Many survivors […] don’t [want to] enter advocacy, and I feel like they’re so frequently as the expectation. As I was talking about with Uvalde, actually, so many of the parents after Uvalde, immediately got shoved into the spotlight and immediately got asked to go and testify in front of our United States Senate […] immediately. [They were told to] tell [their] story. Tell [their] story again. Tell [their] story again, with [only] weeks in between the most traumatic event of their lives. I think that if we don’t provide adequate trauma-informed care and rest [when] we are interacting with our survivors […] It can actually do more harm than good for their journey.

How do you encourage, or maybe make the survivors of these traumatic events feel comfortable enough for them to advocate?

HB: Great question. So […] the first thing that I will say is, I’m not a therapist, and no, I don’t have any kind of trauma-informed care, so the ways that I can support them are very limited […] I always want to be very upfront both with them, and with you, [with] the ways that I can support them, and those are by recognizing what I can do for them, and recognizing immediately what they may need […]

[T]he ways that I am able to […] interact with them and […] empower them to take action is by just providing different avenues for things they can do, and then understanding, if they say yes or no and supporting them through all of that. I’ll call survivors up, and I’ll say, “hello […] would you be comfortable testifying for, last year was our assault weapons bill, So would you be interested in testifying for our assault weapons bill […] I feel like your story would be really powerful” [and] if they say yes, then I always offer to read their testimony. I always provide template testimony and I just make sure to do all the logistical work for them […] So all they need to do is show up and they have testimony that they know is […] not only true to them, but aligns with what we’re trying to do so they know it’ll be as effective as possible.

I really try to be intentional. I’m friends with a lot of them. So obviously I will support them as a friend, but I can never provide a lot of that kind of health care, professional support, that I think, is also necessary for everyone that has experienced that kind of trauma.

How can others help contribute to your organization?

HB: I will steal my engagement director’s favorite quote, in that the ways that you can help is time, talent, and treasure. And so what that means is [to have] time [to] volunteer and engage with the process in several ways […] [With] talent, [it means that] any particular skill you have that you would like to volunteer or donate […] And then treasure, which is just giving us money which we appreciate […] The Alliance has a donation page and [is] always accepting donations, and we have fundraisers.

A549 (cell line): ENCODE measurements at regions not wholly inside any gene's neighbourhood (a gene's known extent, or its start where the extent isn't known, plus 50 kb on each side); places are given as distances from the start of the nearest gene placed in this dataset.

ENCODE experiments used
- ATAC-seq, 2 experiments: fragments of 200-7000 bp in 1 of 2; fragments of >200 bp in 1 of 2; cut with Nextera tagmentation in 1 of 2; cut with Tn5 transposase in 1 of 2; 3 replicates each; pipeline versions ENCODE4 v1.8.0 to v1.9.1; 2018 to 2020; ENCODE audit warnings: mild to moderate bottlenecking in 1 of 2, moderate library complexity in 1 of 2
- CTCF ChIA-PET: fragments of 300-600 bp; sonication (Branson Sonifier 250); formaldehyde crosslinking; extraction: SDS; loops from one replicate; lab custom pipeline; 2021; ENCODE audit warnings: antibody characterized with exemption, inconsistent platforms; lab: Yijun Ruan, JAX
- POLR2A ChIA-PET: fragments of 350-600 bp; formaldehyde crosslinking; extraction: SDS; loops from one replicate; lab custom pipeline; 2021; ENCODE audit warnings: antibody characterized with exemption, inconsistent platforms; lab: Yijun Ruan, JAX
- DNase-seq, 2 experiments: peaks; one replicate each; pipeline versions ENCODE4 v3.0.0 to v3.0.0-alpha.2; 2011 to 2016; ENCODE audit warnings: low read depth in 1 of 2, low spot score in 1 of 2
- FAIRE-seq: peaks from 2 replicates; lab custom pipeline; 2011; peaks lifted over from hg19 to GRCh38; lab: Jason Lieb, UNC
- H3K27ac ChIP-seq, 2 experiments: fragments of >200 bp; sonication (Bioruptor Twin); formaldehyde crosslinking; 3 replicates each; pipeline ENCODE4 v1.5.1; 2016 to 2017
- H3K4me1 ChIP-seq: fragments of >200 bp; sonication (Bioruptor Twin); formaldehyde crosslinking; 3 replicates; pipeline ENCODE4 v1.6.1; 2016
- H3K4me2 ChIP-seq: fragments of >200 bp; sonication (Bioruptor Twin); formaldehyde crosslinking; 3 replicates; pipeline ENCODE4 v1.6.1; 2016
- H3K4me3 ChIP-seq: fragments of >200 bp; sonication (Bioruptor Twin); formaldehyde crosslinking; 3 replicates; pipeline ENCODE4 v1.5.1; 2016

If you want to get on a mailing list they can be pretty fun. Our annual luncheon is always a pretty successful and engaging event, which is great, so at least you get a meal out of it before giving us some money, but I would just love to plug the lunch in then. In terms of volunteering, the Alliance does a variety of things throughout the year, [like] right now we are doing door knocking and community engagement events to promote our organization and gun violence prevention generally, but also our endorsed candidates for the municipal cycle. To make sure that we have local leaders in office who are kind of championing the issue of gun violence. But then volunteering also looks like calling up your State legislature legislator and saying, “Hello! We would love for you to vote on this bill.” […]

The thing that I really love about our volunteer program is you can give as much as you want, and you don’t need to give more in terms of your time. So if all you have time for is sending an email. We value that so much, and if you have time to drive down to spend a day in Olympia with us, we value that as well.

Having Hazel Brown in our class and learning about the Washington Alliance for Gun Responsibility and what Brown does in the organization brought us information about firearm restrictions that we have never heard of before and that would be insightful for anyone who has experienced gun violence or is thinking about owning a firearm in Washington state. The Washington Alliance for Gun Responsibility works to save lives and eliminate the harms caused by gun violence in every community through advocacy, education, and partnerships. In our interview with Hazel, we had the opportunity to get a deep dive on the ins and outs of what Hazel and the Alliance does, and what the Alliance truly believes in.

If you are interested in volunteering for the Washington Alliance for Gun Responsibility, please use this link to sign up. For mental health related resources and support, please contact NAMI Seattle.